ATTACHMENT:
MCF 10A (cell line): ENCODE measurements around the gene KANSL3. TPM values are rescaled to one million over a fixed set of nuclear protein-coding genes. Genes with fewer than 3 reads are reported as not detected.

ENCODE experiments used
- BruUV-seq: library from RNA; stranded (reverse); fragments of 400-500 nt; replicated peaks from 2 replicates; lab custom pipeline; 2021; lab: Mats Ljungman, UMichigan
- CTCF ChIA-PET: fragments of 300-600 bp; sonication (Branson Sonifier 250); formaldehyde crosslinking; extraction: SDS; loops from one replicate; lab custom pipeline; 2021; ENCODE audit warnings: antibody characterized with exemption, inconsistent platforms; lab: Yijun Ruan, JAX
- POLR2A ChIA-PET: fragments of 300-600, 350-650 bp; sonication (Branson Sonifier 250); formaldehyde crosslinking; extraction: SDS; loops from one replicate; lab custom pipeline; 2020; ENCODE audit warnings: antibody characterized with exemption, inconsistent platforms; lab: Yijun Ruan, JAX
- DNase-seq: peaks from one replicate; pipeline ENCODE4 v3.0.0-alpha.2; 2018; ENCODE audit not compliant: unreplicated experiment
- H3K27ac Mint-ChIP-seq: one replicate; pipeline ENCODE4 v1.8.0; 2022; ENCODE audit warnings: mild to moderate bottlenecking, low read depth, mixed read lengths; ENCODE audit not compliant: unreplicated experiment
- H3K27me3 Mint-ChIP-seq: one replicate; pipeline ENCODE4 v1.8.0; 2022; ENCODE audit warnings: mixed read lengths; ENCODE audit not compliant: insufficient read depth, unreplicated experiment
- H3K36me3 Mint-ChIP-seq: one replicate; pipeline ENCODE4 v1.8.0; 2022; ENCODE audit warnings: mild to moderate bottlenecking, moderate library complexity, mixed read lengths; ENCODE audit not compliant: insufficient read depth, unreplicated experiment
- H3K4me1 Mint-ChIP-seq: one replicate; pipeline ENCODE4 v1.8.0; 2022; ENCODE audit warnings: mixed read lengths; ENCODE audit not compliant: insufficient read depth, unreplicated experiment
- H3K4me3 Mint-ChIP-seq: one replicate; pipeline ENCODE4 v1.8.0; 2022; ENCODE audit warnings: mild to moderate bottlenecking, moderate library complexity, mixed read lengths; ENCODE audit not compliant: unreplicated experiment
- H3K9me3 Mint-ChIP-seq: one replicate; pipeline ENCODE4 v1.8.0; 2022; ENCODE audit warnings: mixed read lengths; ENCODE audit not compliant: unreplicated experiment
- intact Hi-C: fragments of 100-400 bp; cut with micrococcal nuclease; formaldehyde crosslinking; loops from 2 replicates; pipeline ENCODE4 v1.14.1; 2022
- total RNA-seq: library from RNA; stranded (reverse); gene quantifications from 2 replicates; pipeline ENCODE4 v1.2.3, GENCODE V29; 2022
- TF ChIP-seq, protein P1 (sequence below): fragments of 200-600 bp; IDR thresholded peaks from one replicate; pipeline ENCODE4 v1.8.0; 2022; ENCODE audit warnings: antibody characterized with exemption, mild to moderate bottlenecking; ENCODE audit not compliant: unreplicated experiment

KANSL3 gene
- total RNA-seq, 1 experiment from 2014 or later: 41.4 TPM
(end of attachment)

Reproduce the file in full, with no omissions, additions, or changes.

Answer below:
MCF 10A (cell line): ENCODE measurements around the gene KANSL3. TPM values are rescaled to one million over a fixed set of nuclear protein-coding genes. Genes with fewer than 3 reads are reported as not detected.

ENCODE experiments used
- BruUV-seq: library from RNA; stranded (reverse); fragments of 400-500 nt; replicated peaks from 2 replicates; lab custom pipeline; 2021; lab: Mats Ljungman, UMichigan
- CTCF ChIA-PET: fragments of 300-600 bp; sonication (Branson Sonifier 250); formaldehyde crosslinking; extraction: SDS; loops from one replicate; lab custom pipeline; 2021; ENCODE audit warnings: antibody characterized with exemption, inconsistent platforms; lab: Yijun Ruan, JAX
- POLR2A ChIA-PET: fragments of 300-600, 350-650 bp; sonication (Branson Sonifier 250); formaldehyde crosslinking; extraction: SDS; loops from one replicate; lab custom pipeline; 2020; ENCODE audit warnings: antibody characterized with exemption, inconsistent platforms; lab: Yijun Ruan, JAX
- DNase-seq: peaks from one replicate; pipeline ENCODE4 v3.0.0-alpha.2; 2018; ENCODE audit not compliant: unreplicated experiment
- H3K27ac Mint-ChIP-seq: one replicate; pipeline ENCODE4 v1.8.0; 2022; ENCODE audit warnings: mild to moderate bottlenecking, low read depth, mixed read lengths; ENCODE audit not compliant: unreplicated experiment
- H3K27me3 Mint-ChIP-seq: one replicate; pipeline ENCODE4 v1.8.0; 2022; ENCODE audit warnings: mixed read lengths; ENCODE audit not compliant: insufficient read depth, unreplicated experiment
- H3K36me3 Mint-ChIP-seq: one replicate; pipeline ENCODE4 v1.8.0; 2022; ENCODE audit warnings: mild to moderate bottlenecking, moderate library complexity, mixed read lengths; ENCODE audit not compliant: insufficient read depth, unreplicated experiment
- H3K4me1 Mint-ChIP-seq: one replicate; pipeline ENCODE4 v1.8.0; 2022; ENCODE audit warnings: mixed read lengths; ENCODE audit not compliant: insufficient read depth, unreplicated experiment
- H3K4me3 Mint-ChIP-seq: one replicate; pipeline ENCODE4 v1.8.0; 2022; ENCODE audit warnings: mild to moderate bottlenecking, moderate library complexity, mixed read lengths; ENCODE audit not compliant: unreplicated experiment
- H3K9me3 Mint-ChIP-seq: one replicate; pipeline ENCODE4 v1.8.0; 2022; ENCODE audit warnings: mixed read lengths; ENCODE audit not compliant: unreplicated experiment
- intact Hi-C: fragments of 100-400 bp; cut with micrococcal nuclease; formaldehyde crosslinking; loops from 2 replicates; pipeline ENCODE4 v1.14.1; 2022
- total RNA-seq: library from RNA; stranded (reverse); gene quantifications from 2 replicates; pipeline ENCODE4 v1.2.3, GENCODE V29; 2022
- TF ChIP-seq, protein P1 (sequence below): fragments of 200-600 bp; IDR thresholded peaks from one replicate; pipeline ENCODE4 v1.8.0; 2022; ENCODE audit warnings: antibody characterized with exemption, mild to moderate bottlenecking; ENCODE audit not compliant: unreplicated experiment

KANSL3 gene
- total RNA-seq, 1 experiment from 2014 or later: 41.4 TPM